Attracting new blood

    While retaining members is vital for all clubs, getting in new people to essential to grow the membership base. GOLF RETAILING looks as five different methods clubs could employ to attract new members through their doors.

    For the vast majority of golf clubs, the numbers of members it has is used as a key barometer of success. While for some strong play and pay figures are important, for most membership is the heart of the club and the sign of its health. A Club membership questionnaire carried out by England Golf and SMS Inc in 2016 revealed a number of interesting figures, one of them being that the average number of members per golf club is 460, just six less than in 2014.

    In 2016 just under a third of clubs saw an increase in membership, however the per cent of members aged 65 and over increased by a pretty large 13 per cent. While golf should not shy away from its core membership this is a trend which isn’t sustainable in the long-term. That said, a study done by of 244 golf clubs found that only 18 per cent offered any discount or incentive to seniors – if seems that more could be done to attract this section.

    Unsurprisingly, the most common membership package is still the standard seven-day one but two thirds of clubs also offered social, intermediate, student and 5-day memberships. The major trend since 2014 is the emergence of junior and adult academy memberships, now offered by 47 per cent and 26 per cent of clubs respectively; and trial memberships, offered by 30 per cent. Hopefully by the time of the next study, in 2018, these numbers will be even higher. There are some fantastic flexible membership options now available at clubs across the country.

    In terms of membership there needs to be a concerted effort to both keep existing members and to attract new ones. It’s vital to ensure that existing members are kept happy as it is much harder to find new members to replace the ones that have left. For far too many clubs the first that they know that a member is unhappy is when they receive the resignation letter – this is too late. The industry could also work harder on what happens after the letter has been handed in; if you are a member of a gym and decide to leave a Virgin or David Lloyd they work hard to try and get you to change your mind and show the member how much they are valued. Does your club do this?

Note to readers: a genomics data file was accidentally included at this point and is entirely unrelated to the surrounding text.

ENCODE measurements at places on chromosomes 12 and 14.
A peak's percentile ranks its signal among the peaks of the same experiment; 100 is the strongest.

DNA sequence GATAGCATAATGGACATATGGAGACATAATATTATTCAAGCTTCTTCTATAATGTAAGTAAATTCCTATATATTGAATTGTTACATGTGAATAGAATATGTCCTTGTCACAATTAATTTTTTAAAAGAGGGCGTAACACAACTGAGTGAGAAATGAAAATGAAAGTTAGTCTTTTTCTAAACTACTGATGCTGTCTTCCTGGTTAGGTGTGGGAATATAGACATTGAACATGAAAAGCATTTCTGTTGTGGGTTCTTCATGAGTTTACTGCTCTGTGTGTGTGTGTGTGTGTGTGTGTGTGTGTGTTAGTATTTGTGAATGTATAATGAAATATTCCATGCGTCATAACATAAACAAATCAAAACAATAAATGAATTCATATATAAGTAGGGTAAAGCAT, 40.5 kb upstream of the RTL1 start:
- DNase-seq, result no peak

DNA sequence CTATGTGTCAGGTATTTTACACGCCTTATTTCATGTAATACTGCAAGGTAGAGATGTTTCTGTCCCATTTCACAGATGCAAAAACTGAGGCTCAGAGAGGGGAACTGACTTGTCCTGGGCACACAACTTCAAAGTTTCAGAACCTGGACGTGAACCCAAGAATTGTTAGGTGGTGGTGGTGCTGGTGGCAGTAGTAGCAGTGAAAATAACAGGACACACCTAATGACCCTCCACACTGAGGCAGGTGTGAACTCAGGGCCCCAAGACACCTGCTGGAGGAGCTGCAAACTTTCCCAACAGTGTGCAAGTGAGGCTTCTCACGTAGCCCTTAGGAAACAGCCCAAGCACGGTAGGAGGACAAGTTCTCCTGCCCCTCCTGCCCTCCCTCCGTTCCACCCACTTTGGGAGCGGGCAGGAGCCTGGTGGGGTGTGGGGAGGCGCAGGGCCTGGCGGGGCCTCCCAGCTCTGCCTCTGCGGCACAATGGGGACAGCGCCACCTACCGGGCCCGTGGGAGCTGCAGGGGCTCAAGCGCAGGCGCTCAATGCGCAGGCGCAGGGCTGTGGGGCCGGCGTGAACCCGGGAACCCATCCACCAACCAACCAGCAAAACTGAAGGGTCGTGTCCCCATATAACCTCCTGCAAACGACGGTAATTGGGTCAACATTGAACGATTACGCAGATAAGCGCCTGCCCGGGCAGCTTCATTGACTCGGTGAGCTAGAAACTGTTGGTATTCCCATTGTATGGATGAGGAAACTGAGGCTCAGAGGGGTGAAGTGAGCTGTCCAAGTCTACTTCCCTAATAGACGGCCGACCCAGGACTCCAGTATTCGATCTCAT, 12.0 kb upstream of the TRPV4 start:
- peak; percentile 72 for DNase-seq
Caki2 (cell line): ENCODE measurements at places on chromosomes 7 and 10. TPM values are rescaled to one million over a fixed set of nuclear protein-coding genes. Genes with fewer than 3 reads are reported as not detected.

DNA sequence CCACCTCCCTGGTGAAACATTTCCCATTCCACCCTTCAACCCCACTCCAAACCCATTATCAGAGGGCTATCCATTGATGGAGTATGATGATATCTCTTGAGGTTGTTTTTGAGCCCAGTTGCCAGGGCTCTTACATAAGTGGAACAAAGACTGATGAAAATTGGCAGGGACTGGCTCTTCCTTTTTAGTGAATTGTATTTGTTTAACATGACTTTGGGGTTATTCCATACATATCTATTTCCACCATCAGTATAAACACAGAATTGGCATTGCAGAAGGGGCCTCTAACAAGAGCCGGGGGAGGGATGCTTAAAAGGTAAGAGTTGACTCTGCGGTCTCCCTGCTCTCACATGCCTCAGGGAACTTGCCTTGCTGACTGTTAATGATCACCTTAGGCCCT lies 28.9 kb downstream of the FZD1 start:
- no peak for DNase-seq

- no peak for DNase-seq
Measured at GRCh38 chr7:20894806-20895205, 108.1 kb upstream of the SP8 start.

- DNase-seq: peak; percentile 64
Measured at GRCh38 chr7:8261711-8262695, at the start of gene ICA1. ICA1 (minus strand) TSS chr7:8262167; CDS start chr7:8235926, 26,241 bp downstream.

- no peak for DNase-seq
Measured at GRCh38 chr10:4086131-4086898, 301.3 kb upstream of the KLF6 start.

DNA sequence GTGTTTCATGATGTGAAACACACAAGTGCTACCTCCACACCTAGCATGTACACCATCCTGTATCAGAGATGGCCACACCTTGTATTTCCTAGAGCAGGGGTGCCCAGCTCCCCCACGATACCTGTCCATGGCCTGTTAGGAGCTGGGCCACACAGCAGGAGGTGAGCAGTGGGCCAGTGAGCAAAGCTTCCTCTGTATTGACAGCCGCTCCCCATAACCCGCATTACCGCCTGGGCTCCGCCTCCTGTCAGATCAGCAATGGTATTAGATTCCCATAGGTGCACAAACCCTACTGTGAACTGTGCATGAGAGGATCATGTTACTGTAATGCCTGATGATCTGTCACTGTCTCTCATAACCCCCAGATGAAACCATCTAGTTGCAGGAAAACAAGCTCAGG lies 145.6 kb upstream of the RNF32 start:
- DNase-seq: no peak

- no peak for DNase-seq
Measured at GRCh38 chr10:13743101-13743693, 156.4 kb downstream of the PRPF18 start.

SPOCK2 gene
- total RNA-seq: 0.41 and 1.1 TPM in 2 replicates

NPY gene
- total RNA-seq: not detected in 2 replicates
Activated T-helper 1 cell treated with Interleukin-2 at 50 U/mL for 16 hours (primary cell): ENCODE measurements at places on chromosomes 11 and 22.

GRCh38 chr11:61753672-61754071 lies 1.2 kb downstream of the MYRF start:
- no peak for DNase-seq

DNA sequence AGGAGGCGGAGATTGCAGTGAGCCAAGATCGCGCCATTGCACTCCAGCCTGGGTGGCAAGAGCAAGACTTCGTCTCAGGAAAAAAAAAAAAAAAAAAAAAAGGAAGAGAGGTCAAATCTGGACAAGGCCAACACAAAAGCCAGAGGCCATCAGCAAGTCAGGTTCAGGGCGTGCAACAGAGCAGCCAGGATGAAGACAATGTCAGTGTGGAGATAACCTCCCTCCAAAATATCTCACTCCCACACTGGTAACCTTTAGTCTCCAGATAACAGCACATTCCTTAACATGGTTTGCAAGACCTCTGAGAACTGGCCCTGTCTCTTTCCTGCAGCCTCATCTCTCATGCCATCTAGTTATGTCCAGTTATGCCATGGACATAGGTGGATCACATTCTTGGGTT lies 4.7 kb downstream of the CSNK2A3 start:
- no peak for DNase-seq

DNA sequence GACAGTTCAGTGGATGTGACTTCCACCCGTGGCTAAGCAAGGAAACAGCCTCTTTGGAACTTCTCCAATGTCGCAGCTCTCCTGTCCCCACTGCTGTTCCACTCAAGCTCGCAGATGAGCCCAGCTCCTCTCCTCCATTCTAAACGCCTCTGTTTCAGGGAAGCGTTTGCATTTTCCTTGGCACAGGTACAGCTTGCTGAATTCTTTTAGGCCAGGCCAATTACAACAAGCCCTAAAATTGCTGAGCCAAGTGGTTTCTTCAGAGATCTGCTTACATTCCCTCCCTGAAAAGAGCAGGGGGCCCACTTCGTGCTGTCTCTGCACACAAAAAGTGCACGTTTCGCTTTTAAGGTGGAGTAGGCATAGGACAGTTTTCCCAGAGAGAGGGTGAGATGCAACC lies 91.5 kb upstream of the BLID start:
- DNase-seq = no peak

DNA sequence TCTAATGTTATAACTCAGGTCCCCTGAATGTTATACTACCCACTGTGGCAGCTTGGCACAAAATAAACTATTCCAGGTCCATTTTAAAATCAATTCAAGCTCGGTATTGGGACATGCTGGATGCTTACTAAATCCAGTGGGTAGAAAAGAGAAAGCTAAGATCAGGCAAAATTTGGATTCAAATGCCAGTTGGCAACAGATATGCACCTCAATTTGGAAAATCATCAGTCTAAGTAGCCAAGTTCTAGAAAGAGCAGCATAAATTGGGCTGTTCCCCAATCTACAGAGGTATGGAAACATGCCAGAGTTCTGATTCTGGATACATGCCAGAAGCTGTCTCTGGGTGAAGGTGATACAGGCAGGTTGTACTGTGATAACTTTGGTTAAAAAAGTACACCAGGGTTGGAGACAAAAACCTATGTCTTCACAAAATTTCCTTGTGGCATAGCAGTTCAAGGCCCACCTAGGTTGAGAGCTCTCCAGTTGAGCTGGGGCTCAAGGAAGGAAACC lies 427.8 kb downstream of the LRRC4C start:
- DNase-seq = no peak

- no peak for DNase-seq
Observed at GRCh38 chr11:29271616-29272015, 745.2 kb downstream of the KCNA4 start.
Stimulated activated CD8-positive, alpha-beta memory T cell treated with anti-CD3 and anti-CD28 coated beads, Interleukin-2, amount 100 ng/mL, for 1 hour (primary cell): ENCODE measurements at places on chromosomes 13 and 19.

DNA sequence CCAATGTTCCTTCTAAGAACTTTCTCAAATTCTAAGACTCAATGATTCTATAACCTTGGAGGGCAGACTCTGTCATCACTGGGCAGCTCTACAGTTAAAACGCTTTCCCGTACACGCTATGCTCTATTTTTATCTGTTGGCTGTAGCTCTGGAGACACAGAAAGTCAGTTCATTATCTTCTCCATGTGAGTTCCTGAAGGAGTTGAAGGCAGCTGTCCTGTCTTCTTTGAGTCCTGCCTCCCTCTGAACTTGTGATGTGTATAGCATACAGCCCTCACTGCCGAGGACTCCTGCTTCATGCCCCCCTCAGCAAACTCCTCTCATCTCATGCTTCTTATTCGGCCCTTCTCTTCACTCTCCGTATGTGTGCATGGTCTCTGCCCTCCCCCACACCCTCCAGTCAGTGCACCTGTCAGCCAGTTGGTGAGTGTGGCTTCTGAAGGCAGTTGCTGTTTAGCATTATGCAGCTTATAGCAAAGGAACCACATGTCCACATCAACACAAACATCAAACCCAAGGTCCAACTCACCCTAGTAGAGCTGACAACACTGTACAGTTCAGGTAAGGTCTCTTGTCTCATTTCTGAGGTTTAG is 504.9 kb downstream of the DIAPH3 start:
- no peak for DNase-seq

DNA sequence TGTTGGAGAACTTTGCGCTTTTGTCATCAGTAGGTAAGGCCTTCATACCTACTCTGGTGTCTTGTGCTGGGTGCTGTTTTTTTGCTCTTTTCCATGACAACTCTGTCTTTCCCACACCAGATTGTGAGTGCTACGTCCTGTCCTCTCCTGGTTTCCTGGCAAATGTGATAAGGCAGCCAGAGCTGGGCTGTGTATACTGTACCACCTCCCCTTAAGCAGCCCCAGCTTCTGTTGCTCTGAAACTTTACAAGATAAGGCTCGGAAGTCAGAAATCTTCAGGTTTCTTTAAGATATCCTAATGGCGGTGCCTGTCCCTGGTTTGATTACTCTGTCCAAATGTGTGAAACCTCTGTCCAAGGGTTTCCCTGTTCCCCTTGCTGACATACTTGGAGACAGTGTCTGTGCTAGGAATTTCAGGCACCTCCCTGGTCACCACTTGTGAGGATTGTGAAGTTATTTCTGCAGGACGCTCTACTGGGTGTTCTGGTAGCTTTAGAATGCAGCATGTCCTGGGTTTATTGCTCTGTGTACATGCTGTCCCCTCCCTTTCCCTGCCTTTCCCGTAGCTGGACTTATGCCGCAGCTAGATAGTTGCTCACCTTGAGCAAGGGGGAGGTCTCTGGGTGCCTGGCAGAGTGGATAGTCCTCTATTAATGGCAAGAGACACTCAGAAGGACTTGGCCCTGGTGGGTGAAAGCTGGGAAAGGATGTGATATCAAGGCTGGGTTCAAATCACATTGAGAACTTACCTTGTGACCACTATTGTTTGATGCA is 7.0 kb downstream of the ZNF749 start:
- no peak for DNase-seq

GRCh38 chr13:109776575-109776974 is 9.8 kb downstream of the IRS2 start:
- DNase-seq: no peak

Here are five ways your club can attract new members:

    1. Member Introduce a Member Scheme

    We know that one of the main reasons people play golf is for social reasons, to spend time with their family and friends, so members already have an incentive to get their friends along. Why not make that incentive even greater and offer a money off scheme for any member that brings along someone new who ends up joining the club? This could be 20 per cent off all pro shop purchases for a year, or 20 per cent off their membership fee for the year, whatever works for the club. Don’t be stingy though – think how much money that new member will make for the club if they stay with you for ten years. If a membership is £750 a year then over ten years they will have contributed £7500, making the discounted rate they paid in the first year fantastic business.